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Air Danshin creates airlift system to levitate houses during earthquakes

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March 8, 2012

Air Danshin's seismic isolation system airlifts homes to protect them during earthquakes

Air Danshin's seismic isolation system airlifts homes to protect them during earthquakes

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When you live in a country as seismically active as Japan, thinking about earthquakes (and tsumanis) probably occupies a good deal of your time. Inventor Shoichi Sakamoto took it a step further. He decided to do something about it and invented a technology, remarkably simple in concept, to protect homes from the devastating shaking - an airlift system capable of automatically raising and isolating the whole house until the temblor stops.

Already deployed in nearly 90 sites across Japan, the system functions in a straightforward manner: the house is separated from its foundation by an expandable, sliding air chamber. The instant a quake is detected (within .5 - 1 second), air from a storage tank fills the chamber and lifts the entire structure up to 1.18 inch (3 cm) and keeps it there until a sensor detects the shaking has stopped. Emergency batteries are provided to ensure the system stays functional in the likely event of power-loss.

Air Danshin claims that its system (see one of Sakamoto's patent applications here) is about a third the cost of other seismic isolation systems. Apparently it's also designed larger versions suitable for facilities such as factories and laboratories. Unfortunately, there was no mention of plans to protect nuclear power plants, but there's always hope.

Check out the videos below to see demonstrations of Air Danshin's system in action.

Source: Air Danshin via Spoon and Tamago

About the Author
Randolph Jonsson A native San Franciscan, Randolph attended the U.S. Naval Academy at Annapolis, Maryland before finding his way to the film business. Eventually, he landed a job at George Lucas' Industrial Light + Magic, where he worked on many top-grossing films in both the camera and computer graphics departments. A proud member of MENSA, he's passionate about technology, optimal health, photography, marine biology, writing, world travel and the occasional, well-crafted gin and tonic!   All articles by Randolph Jonsson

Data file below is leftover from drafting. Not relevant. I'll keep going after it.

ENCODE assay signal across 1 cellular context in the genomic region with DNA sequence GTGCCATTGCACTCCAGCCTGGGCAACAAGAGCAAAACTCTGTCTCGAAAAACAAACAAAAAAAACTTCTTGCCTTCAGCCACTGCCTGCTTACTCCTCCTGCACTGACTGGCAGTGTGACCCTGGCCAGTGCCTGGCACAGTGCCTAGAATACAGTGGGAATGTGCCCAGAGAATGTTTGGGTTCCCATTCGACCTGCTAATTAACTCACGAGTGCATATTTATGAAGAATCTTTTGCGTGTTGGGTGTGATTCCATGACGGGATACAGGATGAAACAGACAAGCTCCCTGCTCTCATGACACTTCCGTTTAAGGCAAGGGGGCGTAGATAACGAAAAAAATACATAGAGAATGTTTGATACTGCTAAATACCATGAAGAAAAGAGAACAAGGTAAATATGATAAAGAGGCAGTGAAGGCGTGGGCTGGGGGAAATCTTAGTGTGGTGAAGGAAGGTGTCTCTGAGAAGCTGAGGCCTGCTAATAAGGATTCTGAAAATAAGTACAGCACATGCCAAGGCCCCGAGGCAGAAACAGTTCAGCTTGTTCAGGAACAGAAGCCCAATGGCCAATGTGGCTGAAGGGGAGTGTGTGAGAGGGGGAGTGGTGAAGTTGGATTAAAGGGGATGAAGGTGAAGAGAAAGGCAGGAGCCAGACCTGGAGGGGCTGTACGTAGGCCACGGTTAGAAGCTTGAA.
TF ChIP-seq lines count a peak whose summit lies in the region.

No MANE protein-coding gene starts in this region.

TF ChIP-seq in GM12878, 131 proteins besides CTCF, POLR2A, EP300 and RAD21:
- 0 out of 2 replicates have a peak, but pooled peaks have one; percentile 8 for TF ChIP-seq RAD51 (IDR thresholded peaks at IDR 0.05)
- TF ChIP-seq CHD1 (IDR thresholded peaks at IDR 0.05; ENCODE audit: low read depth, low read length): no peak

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5 Comments

It is certainly interesting but I think it needs to have a air bag at each corner with weight sensors under each so when the time comes it will compensate for if you have say two king sized waterbeds along the south wall or other serious unbalanced loading.

Slowburn
8th March, 2012 @ 07:27 pm PST

An interesting idea, but I would like to see how the isolated mass behaves when subjected to more complex motion that is characteristic of a real earthquake: Not only side-to-side but up and down and rolling, wave-like motion.

The isolated building would still need to be connected to the foundation so that it doesn't slip off. Also, the utility connections would need to be flexible.

Les LaZar
9th March, 2012 @ 11:20 am PST

air bags?, So.. reminds me of Brunel's Dawlish atmospheric railway.

....... "Rats" .......

John Potter
9th March, 2012 @ 01:54 pm PST

this only demonstrates that a heavy weight on air skate wont move, what about the real load in earthquake like uneven movement of the ground up and down. The demo air supply seems to be on before the movement is made, I would imagine a lot of damage is done in the "first" movement and the system is turned on later.

Mark Scope
11th March, 2012 @ 07:04 pm PDT

interesting concept-a demo would be very much welcome in a country like india, where the northeastern region is prone to major shocks, and is considered to be high risk zone.

ghanshyam das
14th March, 2012 @ 08:17 pm PDT
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